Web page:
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Simple question:

How do I do this on one line:

my $foo = $bar->{baz};

I've tried \$bar->{baz}, \${$bar->{baz}}, and numerous others. Is this even possible?


Update: Ok, the hashref is coming from DBI and I am passing the scalar ref into template toolkit. I guess now that I look more closely the issue is something to do with how TT does all of this. Effectively I want to say:

$template->process(\$row->{body}, $data);

But TT doesn't work that way, TT takes a scalar ref and puts the data there, so I'd have to do this:

$template->process(\$row->{body}, $shopdata, \$row->{data});

Anyway, thanks for the help. I'll at least only have one reference instead of two.

share|improve this question
Based on what I think u maybe trying to do u should have a look at EXPOSE_BLOCKS option in TT. This allows you to process blocks in a template multiple times... $template->process("table.tt/row", { data => 1 } ); & then in table.tt template [% BLOCK row %]<tr><td>[% data %]</td></tr>[% END %] – draegtun Nov 25 '08 at 19:46
In reference to your update, see my answer update. – runrig Jan 5 '09 at 3:57
up vote 5 down vote accepted

should work.


my $foo;
$foo->{bar} = 123;

my $bar = \$foo->{bar};

$$bar = 456;

print "$foo->{bar}\n";   # prints "456"

In answer to the update in the OP, you can do:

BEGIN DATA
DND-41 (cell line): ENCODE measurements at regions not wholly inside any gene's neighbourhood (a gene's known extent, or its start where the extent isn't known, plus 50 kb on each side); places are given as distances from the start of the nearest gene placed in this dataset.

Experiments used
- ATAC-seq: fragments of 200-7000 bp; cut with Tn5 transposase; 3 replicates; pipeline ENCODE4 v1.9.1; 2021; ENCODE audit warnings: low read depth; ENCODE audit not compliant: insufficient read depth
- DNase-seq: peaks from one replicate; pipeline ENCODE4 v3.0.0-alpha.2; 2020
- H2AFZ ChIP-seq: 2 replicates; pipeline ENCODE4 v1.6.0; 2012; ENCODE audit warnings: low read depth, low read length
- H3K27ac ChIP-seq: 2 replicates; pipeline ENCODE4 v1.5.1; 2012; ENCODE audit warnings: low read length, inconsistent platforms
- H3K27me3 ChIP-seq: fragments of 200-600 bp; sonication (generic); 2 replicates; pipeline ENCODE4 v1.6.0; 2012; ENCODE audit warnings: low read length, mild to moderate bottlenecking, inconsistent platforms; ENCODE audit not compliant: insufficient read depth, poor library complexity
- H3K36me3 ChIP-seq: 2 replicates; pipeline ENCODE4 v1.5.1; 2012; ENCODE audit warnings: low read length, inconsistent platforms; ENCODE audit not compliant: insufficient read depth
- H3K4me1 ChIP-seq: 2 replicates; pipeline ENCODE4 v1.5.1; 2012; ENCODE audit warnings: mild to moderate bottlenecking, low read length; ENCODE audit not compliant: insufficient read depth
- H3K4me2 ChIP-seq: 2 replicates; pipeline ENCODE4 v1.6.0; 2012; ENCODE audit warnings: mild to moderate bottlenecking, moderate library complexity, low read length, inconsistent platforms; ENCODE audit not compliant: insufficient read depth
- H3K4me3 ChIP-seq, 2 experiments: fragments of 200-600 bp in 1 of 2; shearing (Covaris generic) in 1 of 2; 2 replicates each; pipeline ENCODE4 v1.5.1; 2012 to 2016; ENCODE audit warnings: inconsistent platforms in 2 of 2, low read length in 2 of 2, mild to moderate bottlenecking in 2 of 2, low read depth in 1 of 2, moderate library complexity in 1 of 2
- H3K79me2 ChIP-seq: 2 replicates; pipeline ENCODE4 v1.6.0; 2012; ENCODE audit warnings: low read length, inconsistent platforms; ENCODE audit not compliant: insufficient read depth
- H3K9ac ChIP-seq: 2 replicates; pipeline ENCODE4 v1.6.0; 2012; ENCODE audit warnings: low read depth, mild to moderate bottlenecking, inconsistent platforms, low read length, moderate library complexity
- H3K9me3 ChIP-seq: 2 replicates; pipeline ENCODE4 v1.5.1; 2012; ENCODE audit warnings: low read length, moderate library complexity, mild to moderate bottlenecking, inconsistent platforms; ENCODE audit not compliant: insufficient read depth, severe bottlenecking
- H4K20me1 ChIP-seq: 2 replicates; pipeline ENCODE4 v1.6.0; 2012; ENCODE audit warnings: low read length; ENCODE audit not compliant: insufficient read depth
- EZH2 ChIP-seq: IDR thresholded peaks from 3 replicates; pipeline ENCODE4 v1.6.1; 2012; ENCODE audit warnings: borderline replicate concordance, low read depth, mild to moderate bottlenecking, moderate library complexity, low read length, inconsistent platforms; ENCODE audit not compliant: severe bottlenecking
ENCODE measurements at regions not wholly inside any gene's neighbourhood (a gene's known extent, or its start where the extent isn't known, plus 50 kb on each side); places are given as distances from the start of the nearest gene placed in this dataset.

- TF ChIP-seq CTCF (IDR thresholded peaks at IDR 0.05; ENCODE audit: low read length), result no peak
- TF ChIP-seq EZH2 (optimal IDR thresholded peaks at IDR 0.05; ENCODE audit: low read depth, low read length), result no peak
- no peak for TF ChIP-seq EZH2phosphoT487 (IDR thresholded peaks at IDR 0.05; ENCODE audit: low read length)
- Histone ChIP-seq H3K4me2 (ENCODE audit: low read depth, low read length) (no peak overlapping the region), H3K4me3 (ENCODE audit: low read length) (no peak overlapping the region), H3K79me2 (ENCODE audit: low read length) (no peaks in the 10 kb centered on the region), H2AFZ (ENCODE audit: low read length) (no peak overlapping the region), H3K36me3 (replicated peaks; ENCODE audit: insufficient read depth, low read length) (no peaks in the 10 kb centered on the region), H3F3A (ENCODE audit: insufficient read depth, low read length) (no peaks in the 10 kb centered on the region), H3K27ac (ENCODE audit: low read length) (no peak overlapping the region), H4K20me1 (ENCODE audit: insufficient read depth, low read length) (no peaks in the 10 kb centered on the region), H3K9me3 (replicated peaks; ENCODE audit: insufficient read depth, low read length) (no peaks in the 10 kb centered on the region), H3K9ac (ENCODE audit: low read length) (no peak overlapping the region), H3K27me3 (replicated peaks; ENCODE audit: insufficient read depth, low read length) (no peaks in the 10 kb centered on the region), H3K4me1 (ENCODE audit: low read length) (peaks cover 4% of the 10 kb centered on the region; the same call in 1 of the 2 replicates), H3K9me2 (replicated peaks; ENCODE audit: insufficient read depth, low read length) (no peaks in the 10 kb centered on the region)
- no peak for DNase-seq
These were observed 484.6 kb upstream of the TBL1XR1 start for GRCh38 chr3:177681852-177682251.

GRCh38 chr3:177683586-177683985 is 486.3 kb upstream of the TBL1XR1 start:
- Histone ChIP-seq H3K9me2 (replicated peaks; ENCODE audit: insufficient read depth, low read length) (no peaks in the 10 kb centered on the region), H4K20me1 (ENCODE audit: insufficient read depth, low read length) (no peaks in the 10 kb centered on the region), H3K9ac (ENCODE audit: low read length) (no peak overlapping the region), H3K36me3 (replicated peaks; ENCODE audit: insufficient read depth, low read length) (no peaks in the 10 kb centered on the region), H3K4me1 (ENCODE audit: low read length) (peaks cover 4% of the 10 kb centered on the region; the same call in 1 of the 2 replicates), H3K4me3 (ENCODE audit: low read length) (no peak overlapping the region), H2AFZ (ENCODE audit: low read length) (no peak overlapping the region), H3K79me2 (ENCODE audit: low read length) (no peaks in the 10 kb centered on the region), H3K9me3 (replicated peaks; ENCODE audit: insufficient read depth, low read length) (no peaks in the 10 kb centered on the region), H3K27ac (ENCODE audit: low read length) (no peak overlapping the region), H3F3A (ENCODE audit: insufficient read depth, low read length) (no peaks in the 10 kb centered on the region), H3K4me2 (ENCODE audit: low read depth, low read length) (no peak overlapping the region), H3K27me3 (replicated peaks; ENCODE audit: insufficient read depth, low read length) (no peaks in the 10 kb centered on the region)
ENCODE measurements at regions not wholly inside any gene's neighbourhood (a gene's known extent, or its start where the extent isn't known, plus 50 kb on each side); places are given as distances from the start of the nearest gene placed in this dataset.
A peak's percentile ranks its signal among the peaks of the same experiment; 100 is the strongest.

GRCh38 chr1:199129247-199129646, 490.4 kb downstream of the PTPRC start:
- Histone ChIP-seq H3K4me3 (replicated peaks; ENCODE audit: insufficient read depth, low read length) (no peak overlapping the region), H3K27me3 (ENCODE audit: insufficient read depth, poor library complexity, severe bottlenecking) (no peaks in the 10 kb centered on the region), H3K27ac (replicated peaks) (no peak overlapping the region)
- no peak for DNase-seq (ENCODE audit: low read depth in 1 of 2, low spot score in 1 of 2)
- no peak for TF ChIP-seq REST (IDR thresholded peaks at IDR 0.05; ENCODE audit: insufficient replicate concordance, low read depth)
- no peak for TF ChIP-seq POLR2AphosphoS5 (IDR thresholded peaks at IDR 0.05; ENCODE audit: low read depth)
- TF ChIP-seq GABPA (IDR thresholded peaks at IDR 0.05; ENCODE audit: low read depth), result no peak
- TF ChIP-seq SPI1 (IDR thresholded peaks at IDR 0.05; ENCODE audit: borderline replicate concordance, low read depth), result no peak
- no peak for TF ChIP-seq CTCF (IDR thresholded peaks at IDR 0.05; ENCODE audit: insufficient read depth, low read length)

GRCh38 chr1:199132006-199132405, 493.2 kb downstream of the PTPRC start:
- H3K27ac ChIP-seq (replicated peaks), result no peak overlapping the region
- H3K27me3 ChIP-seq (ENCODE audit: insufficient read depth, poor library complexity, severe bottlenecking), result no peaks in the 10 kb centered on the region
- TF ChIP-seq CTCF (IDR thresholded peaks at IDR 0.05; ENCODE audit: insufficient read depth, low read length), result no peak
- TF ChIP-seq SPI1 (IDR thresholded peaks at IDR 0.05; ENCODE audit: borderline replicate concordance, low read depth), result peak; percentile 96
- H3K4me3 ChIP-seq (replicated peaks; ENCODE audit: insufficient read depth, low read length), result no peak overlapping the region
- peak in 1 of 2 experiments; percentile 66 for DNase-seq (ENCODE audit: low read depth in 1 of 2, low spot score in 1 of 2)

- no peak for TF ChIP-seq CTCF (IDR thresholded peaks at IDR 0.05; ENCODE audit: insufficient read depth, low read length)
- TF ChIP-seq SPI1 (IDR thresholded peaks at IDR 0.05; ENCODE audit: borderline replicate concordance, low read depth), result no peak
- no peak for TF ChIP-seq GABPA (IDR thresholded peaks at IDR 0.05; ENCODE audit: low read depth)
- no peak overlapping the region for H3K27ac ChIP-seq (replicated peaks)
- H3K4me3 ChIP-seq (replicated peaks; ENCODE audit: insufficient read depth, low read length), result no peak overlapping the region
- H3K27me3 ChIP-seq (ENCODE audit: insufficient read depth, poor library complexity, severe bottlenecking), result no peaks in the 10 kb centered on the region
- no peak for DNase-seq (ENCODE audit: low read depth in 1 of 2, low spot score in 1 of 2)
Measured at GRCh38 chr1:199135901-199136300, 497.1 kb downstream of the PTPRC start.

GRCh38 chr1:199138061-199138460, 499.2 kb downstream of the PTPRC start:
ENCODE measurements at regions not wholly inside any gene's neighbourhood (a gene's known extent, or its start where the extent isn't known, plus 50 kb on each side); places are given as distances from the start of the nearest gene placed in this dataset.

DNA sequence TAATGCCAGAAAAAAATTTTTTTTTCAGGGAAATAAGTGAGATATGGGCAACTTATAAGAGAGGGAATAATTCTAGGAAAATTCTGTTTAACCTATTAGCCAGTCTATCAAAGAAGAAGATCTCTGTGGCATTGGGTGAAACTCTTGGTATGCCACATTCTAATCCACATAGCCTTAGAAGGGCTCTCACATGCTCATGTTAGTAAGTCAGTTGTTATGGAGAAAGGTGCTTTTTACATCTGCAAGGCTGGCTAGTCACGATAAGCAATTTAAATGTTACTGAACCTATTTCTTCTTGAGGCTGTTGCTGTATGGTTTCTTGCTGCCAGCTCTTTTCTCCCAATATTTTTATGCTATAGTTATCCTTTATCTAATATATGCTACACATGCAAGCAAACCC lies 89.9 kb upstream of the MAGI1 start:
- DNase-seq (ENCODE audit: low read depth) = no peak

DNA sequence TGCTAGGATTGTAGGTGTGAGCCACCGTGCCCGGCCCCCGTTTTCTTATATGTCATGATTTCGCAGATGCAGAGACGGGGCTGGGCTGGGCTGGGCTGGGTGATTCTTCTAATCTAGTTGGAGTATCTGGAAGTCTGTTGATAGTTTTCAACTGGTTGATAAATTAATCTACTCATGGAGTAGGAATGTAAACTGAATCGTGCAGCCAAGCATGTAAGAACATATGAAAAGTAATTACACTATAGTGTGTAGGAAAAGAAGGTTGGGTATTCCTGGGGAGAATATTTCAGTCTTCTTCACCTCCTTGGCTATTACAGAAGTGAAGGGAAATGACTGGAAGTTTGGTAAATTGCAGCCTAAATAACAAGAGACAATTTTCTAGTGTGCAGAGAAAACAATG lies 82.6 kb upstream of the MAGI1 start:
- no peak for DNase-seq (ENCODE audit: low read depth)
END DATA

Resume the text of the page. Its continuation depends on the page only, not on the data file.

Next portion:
\@$row{qw(body data)};

This is not the same as \@array, which would create one reference to an array. The above will distribute the reference and make a list of two references.

share|improve this answer

\$bar->{baz} seems to do the trick for me:

my $bar = { baz => 1 };
print $bar->{baz}, "\n";  # prints 1
my $ref =  \$bar->{baz};
print $$ref, "\n";        # prints 1
$$ref = 2;
print $bar->{baz}, "\n";  # prints 2
share|improve this answer

You didn't show how %bar and fizz() were setup, so I set them up like this:

my %hash;
my $bar = \%hash;
$hash{baz} = "found it\n";
sub fizz {
  my $ref = shift;
  print $$ref;

Then, both of these work, your orignal:

my $foo = $bar->{baz};

and one of the variants you said you tried:


Can you show the error that's giving you?

share|improve this answer

I am not even sure what you are doing. You also should put quotes around baz.

Now let's consider that you assign a scalar to the scalar in the first line then the second line should work. However I don't really know if this is what you are trying here and it does not really make sense in Perl. Using references is often used in other languages to

  1. speed up a function call
  2. allow multiple values to be returned.

Now the first is usually not needed with scalars and anyway Perl is a script language so if you are really concerned about speed write C.

The second is not needed in Perl as you can return lists and references to anonymous hashes quite easy.

Have you looked at "man perlref"?

share|improve this answer
There's no reason to put quotes around baz. Perl autoquotes hash keys if they consist entirely of \w characters. – runrig Nov 25 '08 at 17:17
Also, passing scalar references is useful in, e.g., bioinformatics where you may want to avoid making copies of large amounts of data. – runrig Nov 25 '08 at 17:19

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